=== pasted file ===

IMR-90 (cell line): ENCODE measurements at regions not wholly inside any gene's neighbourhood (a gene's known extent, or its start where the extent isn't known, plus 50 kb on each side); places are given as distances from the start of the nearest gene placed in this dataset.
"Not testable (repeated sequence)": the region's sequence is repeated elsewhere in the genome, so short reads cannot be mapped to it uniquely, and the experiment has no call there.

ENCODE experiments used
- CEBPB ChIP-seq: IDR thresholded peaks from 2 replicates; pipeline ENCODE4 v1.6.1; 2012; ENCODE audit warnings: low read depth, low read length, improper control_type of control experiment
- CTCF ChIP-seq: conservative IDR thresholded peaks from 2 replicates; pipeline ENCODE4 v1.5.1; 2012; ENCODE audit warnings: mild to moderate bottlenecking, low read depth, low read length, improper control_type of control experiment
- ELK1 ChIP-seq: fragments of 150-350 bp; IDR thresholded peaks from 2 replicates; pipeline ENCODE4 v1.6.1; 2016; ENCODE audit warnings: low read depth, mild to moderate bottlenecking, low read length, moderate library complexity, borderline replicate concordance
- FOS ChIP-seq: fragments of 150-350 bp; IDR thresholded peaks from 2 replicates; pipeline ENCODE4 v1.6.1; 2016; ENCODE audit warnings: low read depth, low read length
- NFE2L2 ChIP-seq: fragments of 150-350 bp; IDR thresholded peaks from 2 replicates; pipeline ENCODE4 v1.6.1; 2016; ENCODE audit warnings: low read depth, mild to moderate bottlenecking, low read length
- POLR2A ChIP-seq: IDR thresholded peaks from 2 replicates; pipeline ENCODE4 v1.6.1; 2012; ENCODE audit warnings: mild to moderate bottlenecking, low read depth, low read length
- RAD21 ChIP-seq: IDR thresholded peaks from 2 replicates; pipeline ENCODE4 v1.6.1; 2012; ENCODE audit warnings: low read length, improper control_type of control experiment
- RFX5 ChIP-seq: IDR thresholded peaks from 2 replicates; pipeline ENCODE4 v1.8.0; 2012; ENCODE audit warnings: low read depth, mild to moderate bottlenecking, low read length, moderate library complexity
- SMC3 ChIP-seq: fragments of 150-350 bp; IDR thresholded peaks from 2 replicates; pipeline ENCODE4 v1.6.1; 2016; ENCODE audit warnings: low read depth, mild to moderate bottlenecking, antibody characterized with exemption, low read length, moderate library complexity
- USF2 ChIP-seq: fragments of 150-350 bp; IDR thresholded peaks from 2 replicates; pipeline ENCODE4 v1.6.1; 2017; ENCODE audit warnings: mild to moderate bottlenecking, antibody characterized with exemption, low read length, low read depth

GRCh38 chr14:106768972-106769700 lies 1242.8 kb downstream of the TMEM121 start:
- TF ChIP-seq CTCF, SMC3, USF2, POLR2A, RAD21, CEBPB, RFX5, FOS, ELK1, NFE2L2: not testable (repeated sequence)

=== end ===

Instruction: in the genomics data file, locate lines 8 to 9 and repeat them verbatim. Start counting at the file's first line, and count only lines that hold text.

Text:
- NFE2L2 ChIP-seq: fragments of 150-350 bp; IDR thresholded peaks from 2 replicates; pipeline ENCODE4 v1.6.1; 2016; ENCODE audit warnings: low read depth, mild to moderate bottlenecking, low read length
- POLR2A ChIP-seq: IDR thresholded peaks from 2 replicates; pipeline ENCODE4 v1.6.1; 2012; ENCODE audit warnings: mild to moderate bottlenecking, low read depth, low read length